How McDonald’s chicken nuggets are actually made: Truth explained and rumors debunked

Maddy Kinkead
mcdonalds chicken nuggets

McNuggets are one of McDonald’s most iconic items, and people have been speculating for a long time about how McDonald’s chicken nuggets are actually made and why they taste so good.

There have been rumors circulating about McNuggets for over a decade, but we’re here to dispel the fake news and give you the real truth.

If you’ve ever believed the rumors that McNuggets are made from pink slime, you’re about to be relieved.

How are McDonald’s chicken nuggets made?

According to McDonald’s website: “We start with all white-meat chicken cut from the tenderloin, breast and rib and mix it with a marinade for flavor and juiciness and to help them keep their fun shape.”

chicken mcnugget shapes

McNuggets are not just shaped randomly. McDonald’s goes on to explain the four signature nugget shapes, “Once everything is mixed, we create the four famous Chicken McNuggets shapes—bell, boot, ball, and bone. They’re coated in a light tempura batter, partially fried and quickly frozen to preserve flavor. Once in our restaurants, they’re fully fried and served hot to you with a delicious taste that is full of flavor.”

They are, of course, fried in oil before they are served to you, but so is pretty much everything at McDonald’s. The good news? McDonald’s fry with a mix of rapeseed and sunflower oil, just like you can buy in supermarkets.

What is in McDonald’s chicken nuggets?

McDonald’s are upfront with their ingredients, too. They list that McNuggets contain:

“White Boneless Chicken, Water, Vegetable Oil (Canola Oil, Corn Oil, Soybean Oil, Hydrogenated Soybean Oil), Enriched Flour (Bleached Wheat Flour, Niacin, Reduced Iron, Thiamine Mononitrate, Riboflavin, Folic Acid), Bleached Wheat Flour, Yellow Corn Flour, Vegetable Starch (Modified Corn, Wheat, Rice, Pea, Corn), Salt, Leavening (Baking Soda, Sodium Aluminum Phosphate, Sodium Acid Pyrophosphate, Calcium Lactate, Monocalcium Phosphate), Spices, Yeast Extract, Lemon Juice Solids, Dextrose, Natural Flavors.”

mcdonalds chicken nuggets
McDonald’s McNuggets contain real chicken breast.

This may read like a lot of scientific jargon, but dieticians have broken these ingredients down and confirmed that McDonald’s uses good quality chicken meat, mostly from chicken breast, as well as binders, natural flavorings, and some secret spices that go into the batter.

“All in all, eating some Chicken McNuggets every once in a while is not going to break your healthy eating pattern,” Pflugradt says. “McDonald’s has made many changes to their chicken nugget recipe over the years to use better quality products and meet the consumer’s desires for a more natural but still tasty and low-cost convenience food.”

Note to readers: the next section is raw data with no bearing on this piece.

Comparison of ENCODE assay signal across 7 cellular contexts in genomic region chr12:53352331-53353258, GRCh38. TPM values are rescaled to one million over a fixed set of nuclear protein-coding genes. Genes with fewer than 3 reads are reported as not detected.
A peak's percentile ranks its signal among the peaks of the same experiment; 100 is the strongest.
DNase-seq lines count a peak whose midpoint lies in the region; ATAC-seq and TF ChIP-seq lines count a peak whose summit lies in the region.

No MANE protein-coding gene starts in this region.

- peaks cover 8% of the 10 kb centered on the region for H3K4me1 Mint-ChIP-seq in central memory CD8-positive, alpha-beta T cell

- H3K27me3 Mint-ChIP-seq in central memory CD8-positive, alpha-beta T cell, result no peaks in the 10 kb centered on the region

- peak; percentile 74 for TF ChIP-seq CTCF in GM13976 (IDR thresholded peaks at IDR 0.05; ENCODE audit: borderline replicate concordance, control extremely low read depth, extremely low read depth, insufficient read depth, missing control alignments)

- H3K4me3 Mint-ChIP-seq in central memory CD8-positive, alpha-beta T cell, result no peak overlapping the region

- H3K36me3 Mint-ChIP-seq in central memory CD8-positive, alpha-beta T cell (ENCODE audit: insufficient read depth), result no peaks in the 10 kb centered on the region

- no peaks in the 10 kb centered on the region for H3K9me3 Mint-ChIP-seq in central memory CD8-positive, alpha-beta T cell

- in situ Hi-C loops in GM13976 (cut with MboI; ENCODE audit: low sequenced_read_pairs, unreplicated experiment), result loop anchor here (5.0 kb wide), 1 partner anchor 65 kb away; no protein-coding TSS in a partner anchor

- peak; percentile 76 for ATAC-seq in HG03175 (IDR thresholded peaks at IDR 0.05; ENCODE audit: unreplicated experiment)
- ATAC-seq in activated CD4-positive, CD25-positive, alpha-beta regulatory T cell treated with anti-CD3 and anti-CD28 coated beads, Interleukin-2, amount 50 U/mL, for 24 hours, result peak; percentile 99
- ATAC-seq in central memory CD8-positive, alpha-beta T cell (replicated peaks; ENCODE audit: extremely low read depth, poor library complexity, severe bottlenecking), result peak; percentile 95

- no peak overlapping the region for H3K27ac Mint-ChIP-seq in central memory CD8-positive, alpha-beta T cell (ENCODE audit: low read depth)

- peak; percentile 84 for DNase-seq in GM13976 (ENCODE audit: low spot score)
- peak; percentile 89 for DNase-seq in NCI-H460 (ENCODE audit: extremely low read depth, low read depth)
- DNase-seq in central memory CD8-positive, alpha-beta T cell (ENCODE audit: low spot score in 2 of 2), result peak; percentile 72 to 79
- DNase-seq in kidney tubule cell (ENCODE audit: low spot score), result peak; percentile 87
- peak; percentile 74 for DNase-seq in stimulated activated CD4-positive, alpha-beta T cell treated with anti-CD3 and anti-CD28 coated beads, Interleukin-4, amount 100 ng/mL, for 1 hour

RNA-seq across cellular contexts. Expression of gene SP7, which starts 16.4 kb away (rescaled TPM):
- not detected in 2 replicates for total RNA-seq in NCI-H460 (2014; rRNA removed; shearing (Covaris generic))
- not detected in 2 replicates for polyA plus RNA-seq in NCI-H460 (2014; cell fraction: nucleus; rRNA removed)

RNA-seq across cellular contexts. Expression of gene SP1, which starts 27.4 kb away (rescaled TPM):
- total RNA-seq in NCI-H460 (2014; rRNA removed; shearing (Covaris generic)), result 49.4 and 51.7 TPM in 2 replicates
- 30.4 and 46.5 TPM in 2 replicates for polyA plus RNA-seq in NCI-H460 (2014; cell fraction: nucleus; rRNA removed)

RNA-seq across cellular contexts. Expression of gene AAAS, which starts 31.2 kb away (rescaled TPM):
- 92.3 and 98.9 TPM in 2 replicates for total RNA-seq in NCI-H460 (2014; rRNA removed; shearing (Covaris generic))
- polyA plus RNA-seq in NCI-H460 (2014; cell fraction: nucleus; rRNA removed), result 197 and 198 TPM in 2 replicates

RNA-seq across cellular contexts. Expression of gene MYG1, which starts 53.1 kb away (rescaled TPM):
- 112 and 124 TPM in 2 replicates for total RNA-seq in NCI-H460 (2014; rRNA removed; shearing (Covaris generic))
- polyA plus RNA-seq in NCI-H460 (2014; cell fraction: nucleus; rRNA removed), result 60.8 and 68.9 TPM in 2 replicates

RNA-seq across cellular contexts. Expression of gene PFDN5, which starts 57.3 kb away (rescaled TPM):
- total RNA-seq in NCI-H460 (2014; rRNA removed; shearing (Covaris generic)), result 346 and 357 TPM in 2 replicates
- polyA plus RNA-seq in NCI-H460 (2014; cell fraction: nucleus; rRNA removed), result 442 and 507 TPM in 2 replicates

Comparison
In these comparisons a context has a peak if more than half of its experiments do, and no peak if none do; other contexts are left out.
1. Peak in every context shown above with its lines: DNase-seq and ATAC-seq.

What about the infamous pink slime?

A rumor circulated way back in 2011 that McDonald’s used ‘pink slime’ or ‘pink goop’ in its burgers and chicken nuggets. This is not true. Pink slime was never used in McNuggets.

The ‘pink slime’ in question is a byproduct known in industry as ‘lean, finely-textured beef’ which is essentially odds and ends animal product that has been treated with ammonium hydroxide to get rid of any bacteria.

McDonald’s did previously use this type of beef in their burgers, as did many fast food chains in the US at the time, but since 2012, they stopped using this altogether.

McDonald’s McNuggets did contain ‘mechanically separated chicken parts’ up until 2003, but this was swapped out for the 100% chicken breast meat used today.

However, ‘pink slime’ is still used in low-cost meat products, like the hotdogs you get in jars.

Did McDonald’s chicken nugget recipe change?

Yes, it did. Since the recipe went through major changes in 2003, it stayed pretty much the same up until 2016 when McDonald’s decided to improve the nutritional value of their McNuggets.

Mcdonald's chicken nuggets
McDonald’s made sure everyone knew there’s nothing artificial about their nuggets.

Along with a promise that all its chicken was now free of “antibiotics important to human medicine,” McDonald’s removed some of the more questionable ingredients from the McNuggets recipe, boasting that McNuggets no longer contain artificial preservatives.

McDonald’s chicken does contain antibiotics, as do most fast food chains chicken, but they don’t use antibiotics that are vital to humans. Chick-fil-A recently changed to the same regulation, much to the dismay of their customers.

So, there you have it. When it comes to McNuggets, they really are as healthy as they can be when you consider that they are little chunks of (delicious) chicken molded into unnatural shapes and deep-fried. There’s nothing nasty hiding in there, so you can dip until your heart is content.